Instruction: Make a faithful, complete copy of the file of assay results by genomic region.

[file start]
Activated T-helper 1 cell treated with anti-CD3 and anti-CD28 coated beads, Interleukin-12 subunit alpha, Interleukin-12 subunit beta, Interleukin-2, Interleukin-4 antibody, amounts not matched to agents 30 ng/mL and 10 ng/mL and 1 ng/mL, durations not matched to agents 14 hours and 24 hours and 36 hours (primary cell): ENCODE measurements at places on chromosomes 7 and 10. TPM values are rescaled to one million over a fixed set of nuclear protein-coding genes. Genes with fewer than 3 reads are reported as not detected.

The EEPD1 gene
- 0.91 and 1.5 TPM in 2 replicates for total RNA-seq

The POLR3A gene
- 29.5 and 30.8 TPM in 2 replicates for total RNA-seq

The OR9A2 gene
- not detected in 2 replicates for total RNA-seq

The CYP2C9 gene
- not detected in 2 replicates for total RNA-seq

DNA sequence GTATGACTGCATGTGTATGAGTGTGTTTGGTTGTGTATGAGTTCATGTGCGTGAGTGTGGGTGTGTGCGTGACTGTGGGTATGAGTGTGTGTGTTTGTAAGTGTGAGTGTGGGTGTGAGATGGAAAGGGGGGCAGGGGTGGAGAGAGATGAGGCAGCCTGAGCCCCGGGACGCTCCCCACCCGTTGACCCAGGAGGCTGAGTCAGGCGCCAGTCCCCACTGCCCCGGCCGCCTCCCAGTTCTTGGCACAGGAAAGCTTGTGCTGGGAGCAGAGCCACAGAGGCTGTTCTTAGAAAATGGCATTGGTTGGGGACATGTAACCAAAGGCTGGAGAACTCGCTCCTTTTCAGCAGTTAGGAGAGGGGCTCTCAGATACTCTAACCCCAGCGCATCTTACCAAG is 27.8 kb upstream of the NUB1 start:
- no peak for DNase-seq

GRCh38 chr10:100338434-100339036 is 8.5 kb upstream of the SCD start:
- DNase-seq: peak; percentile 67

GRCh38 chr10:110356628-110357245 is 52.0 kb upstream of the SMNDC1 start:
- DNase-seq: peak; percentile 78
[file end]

Activated T-helper 1 cell treated with anti-CD3 and anti-CD28 coated beads, Interleukin-12 subunit alpha, Interleukin-12 subunit beta, Interleukin-2, Interleukin-4 antibody, amounts not matched to agents 30 ng/mL and 10 ng/mL and 1 ng/mL, durations not matched to agents 14 hours and 24 hours and 36 hours (primary cell): ENCODE measurements at places on chromosomes 7 and 10. TPM values are rescaled to one million over a fixed set of nuclear protein-coding genes. Genes with fewer than 3 reads are reported as not detected.

The EEPD1 gene
- 0.91 and 1.5 TPM in 2 replicates for total RNA-seq

The POLR3A gene
- 29.5 and 30.8 TPM in 2 replicates for total RNA-seq

The OR9A2 gene
- not detected in 2 replicates for total RNA-seq

The CYP2C9 gene
- not detected in 2 replicates for total RNA-seq

DNA sequence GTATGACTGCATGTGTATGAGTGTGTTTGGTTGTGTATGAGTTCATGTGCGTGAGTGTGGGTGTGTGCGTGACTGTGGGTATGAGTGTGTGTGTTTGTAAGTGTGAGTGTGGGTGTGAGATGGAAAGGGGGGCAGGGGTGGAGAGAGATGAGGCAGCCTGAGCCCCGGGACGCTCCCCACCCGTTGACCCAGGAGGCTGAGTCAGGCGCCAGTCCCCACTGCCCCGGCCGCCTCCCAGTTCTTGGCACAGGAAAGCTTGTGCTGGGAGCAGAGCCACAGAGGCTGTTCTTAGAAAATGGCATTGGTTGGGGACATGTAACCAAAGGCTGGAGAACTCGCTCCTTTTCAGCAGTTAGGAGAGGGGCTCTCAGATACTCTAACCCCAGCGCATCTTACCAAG is 27.8 kb upstream of the NUB1 start:
- no peak for DNase-seq

GRCh38 chr10:100338434-100339036 is 8.5 kb upstream of the SCD start:
- DNase-seq: peak; percentile 67

GRCh38 chr10:110356628-110357245 is 52.0 kb upstream of the SMNDC1 start:
- DNase-seq: peak; percentile 78